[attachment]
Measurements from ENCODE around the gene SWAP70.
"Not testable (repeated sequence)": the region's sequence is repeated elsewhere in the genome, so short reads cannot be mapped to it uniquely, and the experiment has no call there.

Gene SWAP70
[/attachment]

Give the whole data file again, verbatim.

Measurements from ENCODE around the gene SWAP70.
"Not testable (repeated sequence)": the region's sequence is repeated elsewhere in the genome, so short reads cannot be mapped to it uniquely, and the experiment has no call there.

Gene SWAP70